Rashidun Caliphate

Since they are considered “People of the Book” in the Islamic religion, Christians under Muslim rule were subjected to the status of dhimmi (along with Jews, Samaritans, Gnostics, Mandeans, and Zoroastrians), which was inferior to the status of Muslims. Christians and other religious minorities thus faced religious discrimination and persecution in that they were banned from proselytising (for Christians, it was forbidden to evangelize or spread Christianity) in the lands invaded by the Arab Muslims on pain of death, they were banned from bearing arms, undertaking certain professions, and were obligated to dress differently in order to distinguish themselves from Arabs. Under the Islamic law (sharīʿa), Non-Muslims were obligated to pay the jizya and kharaj taxes, together with periodic heavy ransom levied upon Christian communities by Muslim rulers in order to fund military campaigns, all of which contributed a significant proportion of income to the Islamic states while conversely reducing many Christians to poverty, and these financial and social hardships forced many Christians to convert to Islam. Christians unable to pay these taxes were forced to surrender their children to the Muslim rulers as payment who would sell them as slaves to Muslim households where they were forced to convert to Islam.

According to the tradition of the Syriac Orthodox Church, the Muslim conquest of the Levant was a relief for Christians oppressed by the Western Roman Empire. Michael the Syrian, patriarch of Antioch, wrote later that the Christian God had “raised from the south the children of Ishmael to deliver us by them from the hands of the Romans”. Various Christian communities in the regions of Palestine, Syria, Lebanon, and Armenia resented either towards the governance of the Western Roman Empire or that of the Byzantine Empire, and therefore preferred to live under more favourable economic and political conditions as dhimmi under the Muslim rulers. However, modern historians also recognize that the Christian populations living in the lands invaded by the Arab Muslim armies between the 7th and 10th centuries AD suffered religious persecution, religious violence, and martyrdom multiple times at the hands of Arab Muslim officials and rulers; many were executed under the Islamic death penalty for defending their Christian faith through dramatic acts of resistance such as refusing to convert to Islam, repudiation of the Islamic religion and subsequent reconversion to Christianity, and blasphemy towards Muslim beliefs.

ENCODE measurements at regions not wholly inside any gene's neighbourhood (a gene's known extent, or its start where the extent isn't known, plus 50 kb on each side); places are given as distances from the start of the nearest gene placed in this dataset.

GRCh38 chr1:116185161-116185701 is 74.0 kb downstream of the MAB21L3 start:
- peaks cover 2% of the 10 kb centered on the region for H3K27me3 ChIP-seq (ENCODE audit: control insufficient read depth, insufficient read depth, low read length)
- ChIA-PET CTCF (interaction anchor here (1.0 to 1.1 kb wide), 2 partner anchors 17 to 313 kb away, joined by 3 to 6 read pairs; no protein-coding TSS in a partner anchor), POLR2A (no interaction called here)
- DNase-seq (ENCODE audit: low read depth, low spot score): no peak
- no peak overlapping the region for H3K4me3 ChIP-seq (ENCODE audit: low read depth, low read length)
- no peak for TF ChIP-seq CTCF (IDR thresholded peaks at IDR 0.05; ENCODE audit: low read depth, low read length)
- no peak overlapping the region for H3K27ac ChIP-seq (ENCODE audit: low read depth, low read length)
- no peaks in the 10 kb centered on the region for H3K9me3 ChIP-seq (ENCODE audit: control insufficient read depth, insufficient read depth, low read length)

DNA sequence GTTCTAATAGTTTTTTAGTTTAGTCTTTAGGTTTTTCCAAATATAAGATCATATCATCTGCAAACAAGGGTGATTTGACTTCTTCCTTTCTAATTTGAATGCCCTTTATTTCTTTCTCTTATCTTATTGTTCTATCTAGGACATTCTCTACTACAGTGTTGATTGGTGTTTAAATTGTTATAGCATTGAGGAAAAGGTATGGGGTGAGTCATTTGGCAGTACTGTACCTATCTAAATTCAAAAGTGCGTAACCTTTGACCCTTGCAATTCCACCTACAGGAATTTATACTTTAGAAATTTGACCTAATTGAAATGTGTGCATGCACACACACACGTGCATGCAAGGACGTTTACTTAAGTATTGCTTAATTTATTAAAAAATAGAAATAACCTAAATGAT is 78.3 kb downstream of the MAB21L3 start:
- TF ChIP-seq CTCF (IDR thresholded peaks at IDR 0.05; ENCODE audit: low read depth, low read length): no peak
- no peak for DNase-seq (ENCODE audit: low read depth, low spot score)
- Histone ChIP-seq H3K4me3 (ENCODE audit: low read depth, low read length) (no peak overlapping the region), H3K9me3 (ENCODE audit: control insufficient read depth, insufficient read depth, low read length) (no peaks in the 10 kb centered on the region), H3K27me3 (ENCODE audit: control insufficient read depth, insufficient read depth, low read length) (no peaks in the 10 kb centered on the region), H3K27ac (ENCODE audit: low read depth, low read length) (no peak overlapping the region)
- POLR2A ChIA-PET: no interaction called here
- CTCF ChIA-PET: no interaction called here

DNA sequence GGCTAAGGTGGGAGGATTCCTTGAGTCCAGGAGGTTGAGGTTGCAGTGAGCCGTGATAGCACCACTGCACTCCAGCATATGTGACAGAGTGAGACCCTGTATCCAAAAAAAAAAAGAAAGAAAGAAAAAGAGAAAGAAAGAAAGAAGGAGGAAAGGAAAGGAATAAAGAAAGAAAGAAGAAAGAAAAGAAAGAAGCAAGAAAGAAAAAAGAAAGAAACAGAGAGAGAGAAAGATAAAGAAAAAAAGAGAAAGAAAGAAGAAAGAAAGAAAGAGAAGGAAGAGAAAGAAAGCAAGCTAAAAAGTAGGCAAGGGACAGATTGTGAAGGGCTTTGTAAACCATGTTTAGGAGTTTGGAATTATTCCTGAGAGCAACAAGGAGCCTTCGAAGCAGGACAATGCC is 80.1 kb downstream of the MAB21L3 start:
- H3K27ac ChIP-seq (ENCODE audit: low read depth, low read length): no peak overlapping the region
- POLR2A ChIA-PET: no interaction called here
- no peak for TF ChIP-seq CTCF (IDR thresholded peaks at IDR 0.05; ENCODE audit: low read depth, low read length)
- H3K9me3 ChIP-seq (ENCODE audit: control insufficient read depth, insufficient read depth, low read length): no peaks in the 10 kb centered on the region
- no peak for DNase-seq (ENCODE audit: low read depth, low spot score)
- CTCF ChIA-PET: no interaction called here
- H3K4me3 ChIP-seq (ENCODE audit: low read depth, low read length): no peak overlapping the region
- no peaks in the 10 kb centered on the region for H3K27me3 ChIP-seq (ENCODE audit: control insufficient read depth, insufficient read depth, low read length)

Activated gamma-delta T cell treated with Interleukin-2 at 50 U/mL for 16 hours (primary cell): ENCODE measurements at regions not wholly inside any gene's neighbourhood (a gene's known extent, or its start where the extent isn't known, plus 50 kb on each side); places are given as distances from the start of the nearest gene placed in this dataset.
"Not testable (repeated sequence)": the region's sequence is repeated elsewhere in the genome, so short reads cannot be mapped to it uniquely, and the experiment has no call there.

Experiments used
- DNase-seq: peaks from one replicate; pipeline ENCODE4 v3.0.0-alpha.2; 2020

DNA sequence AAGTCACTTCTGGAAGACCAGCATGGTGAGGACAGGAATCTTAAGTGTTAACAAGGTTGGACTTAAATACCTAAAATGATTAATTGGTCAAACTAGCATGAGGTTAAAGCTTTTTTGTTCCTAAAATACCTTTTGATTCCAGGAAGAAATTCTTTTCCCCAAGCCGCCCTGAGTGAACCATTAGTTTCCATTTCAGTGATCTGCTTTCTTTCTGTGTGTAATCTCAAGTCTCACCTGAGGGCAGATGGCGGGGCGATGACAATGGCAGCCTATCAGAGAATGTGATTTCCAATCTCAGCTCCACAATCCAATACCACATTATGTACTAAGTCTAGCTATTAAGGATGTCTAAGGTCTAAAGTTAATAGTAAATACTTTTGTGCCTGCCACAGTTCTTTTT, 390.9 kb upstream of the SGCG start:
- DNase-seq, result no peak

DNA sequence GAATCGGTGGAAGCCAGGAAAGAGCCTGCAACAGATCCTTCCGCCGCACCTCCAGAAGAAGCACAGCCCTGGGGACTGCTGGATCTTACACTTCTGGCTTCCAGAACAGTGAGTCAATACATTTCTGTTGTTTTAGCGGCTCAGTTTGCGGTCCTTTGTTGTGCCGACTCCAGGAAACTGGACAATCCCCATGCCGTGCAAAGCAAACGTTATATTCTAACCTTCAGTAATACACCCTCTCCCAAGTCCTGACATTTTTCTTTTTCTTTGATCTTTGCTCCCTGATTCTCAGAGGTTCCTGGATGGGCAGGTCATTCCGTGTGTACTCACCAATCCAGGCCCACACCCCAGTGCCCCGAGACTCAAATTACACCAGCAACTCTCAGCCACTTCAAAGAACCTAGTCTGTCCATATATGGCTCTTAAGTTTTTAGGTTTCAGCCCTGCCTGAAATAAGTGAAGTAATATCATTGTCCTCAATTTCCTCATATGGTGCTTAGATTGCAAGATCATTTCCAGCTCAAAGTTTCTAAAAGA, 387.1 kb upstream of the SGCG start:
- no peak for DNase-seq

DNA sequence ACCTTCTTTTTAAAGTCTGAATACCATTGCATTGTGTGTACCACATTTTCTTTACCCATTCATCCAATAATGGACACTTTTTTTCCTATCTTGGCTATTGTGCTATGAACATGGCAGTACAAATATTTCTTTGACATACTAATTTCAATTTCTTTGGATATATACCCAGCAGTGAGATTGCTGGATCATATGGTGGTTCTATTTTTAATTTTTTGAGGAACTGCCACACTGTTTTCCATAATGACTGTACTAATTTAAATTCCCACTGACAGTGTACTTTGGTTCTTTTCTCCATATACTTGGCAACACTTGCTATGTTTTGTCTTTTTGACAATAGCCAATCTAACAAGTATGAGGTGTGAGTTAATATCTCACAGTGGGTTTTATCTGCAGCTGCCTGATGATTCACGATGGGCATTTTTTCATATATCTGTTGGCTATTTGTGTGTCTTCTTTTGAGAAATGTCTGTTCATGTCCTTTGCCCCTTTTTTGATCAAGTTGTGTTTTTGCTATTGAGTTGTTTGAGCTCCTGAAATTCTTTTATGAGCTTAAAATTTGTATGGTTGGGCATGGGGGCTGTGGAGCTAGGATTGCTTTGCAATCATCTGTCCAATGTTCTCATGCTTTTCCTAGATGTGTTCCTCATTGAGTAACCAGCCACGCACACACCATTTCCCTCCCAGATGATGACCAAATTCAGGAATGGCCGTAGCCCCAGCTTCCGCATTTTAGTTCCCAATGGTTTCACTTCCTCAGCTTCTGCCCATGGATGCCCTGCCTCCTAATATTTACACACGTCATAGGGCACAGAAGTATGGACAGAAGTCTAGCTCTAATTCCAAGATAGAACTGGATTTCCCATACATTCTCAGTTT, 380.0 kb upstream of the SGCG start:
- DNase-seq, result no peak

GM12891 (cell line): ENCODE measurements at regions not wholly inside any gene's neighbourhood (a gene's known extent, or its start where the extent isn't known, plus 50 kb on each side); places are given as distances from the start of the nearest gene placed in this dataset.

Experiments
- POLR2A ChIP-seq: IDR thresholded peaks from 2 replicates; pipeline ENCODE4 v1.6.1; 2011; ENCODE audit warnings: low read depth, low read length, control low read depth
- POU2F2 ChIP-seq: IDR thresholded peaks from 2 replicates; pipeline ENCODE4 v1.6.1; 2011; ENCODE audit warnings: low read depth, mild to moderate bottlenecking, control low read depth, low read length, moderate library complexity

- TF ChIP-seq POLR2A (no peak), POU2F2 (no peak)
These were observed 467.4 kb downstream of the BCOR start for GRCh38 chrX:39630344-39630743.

Umayyad Caliphate

According to the Ḥanafī school of Islamic law (sharīʿa), the testimony of a Non-Muslim (such as a Christian or a Jew) was not considered valid against the testimony of a Muslim in legal or civil matters. Historically, in Islamic culture and traditional Islamic law Muslim women have been forbidden from marrying Christian or Jewish men, whereas Muslim men have been permitted to marry Christian or Jewish women. Christians under Islamic rule had the right to convert to Islam or any other religion, while conversely a murtad, or an apostate from Islam, faced severe penalties or even hadd, which could include the Islamic death penalty.

In general, Christians subject to Islamic rule were allowed to practice their religion with some notable limitations stemming from the apocryphal Pact of Umar. This treaty, supposedly enacted in 717 AD, forbade Christians from publicly displaying the cross on church buildings, from summoning congregants to prayer with a bell, from re-building or repairing churches and monasteries after they had been destroyed or damaged, and imposed other restrictions relating to occupations, clothing, and weapons. The Umayyad Caliphate persecuted many Berber Christians in the 7th and 8th centuries AD, who slowly converted to Islam.